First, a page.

Collin County and Plano Writ bonds are only appropriate in a narrow set of instances.  The offense charged must be a Class B or A Misdemeanor (meaning no traffic tickets or felonies).  No assault or family violence charges either.  Also, the person cannot have any other holds from other cases keeping them in jail independently of the new charge.

Legally what is happening is that the lawyer is filing what is known as a “writ of habeas corpus” (Latin for “you have the body”) on behalf of his client — the person arrested.  It is a petition from relief for unlawful detention.  Don’t let the unlawful part throw you — it just means the person is being held without bond.  Collin County has a schedule of bonds which are set upon the filing of a writ by a lawyer on behalf of the client.  Once the bond is set, it can be paid like a cash bond (meaning that the person in custody is both the principal and surety — i.e. no bail bondsman is in the equation).  Months down the road when the case is completed, the bond money gets refunded back to the inmate (not the friend or family member paying the cash bond), or if the person doesn’t come to court — the bond money may be forfeited.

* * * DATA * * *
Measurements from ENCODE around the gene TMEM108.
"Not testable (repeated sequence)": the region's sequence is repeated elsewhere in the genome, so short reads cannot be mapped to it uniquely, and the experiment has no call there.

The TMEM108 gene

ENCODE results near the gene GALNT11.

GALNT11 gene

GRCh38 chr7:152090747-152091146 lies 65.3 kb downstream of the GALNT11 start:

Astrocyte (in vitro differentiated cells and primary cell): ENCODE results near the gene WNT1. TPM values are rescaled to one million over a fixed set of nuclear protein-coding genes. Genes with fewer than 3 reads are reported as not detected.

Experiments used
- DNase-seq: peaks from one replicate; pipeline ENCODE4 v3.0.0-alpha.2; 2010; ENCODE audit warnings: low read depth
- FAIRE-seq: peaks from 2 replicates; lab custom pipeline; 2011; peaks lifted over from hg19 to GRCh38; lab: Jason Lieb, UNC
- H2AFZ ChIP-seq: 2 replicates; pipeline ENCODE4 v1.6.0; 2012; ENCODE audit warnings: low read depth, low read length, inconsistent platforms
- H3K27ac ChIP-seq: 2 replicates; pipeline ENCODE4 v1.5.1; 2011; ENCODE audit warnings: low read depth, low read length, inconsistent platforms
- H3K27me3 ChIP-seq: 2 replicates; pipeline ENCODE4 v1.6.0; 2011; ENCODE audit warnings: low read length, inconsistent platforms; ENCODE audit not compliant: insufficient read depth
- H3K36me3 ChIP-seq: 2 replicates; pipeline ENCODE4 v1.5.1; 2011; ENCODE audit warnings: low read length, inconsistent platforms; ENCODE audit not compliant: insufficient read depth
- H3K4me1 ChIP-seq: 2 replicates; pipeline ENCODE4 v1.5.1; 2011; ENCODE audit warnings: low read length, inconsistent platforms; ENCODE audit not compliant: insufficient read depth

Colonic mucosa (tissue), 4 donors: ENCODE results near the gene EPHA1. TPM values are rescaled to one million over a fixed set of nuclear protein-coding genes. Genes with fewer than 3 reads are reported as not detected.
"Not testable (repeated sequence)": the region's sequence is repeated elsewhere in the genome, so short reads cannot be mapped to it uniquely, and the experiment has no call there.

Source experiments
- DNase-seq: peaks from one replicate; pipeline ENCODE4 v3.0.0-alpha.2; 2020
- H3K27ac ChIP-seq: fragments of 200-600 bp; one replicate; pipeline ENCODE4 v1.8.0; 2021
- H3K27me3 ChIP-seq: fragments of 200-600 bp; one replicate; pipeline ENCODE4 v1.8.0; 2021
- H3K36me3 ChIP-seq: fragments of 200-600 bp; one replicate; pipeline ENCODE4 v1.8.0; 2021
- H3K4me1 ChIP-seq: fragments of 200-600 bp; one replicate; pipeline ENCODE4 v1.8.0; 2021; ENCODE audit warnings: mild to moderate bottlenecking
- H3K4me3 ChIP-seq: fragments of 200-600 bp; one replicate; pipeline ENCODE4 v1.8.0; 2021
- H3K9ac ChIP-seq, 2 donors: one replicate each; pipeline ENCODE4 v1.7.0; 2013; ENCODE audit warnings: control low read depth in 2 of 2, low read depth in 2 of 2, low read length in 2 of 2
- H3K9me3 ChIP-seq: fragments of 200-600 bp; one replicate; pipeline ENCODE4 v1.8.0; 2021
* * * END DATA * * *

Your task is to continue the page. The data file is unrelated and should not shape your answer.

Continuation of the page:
This process shouldn’t be confused with a bail bond.  That is where a bondsman posts the bond with the county on the inmate’s behalf.  This gives the bondsman incentive to make sure the released person goes to Court because if they don’t, they’re liable to the county for the money pledged.

Some lawyers can also be bail bondsmen but most aren’t.  A lawyer doesn’t have to be a bail bondsmen to file a writ of habeas corpus.  I am not a bail bondsman but you should know the difference if you’re visiting with a lawyer or a bondsman about any type of jail release.


*Jeremy F. Rosenthal is an attorney licensed to practice in the State of Texas and is Certified in Criminal Law by the Texas Board of legal Specialization.  Nothing in this article is intended to be legal advice.  For legal advice, please consult an attorney.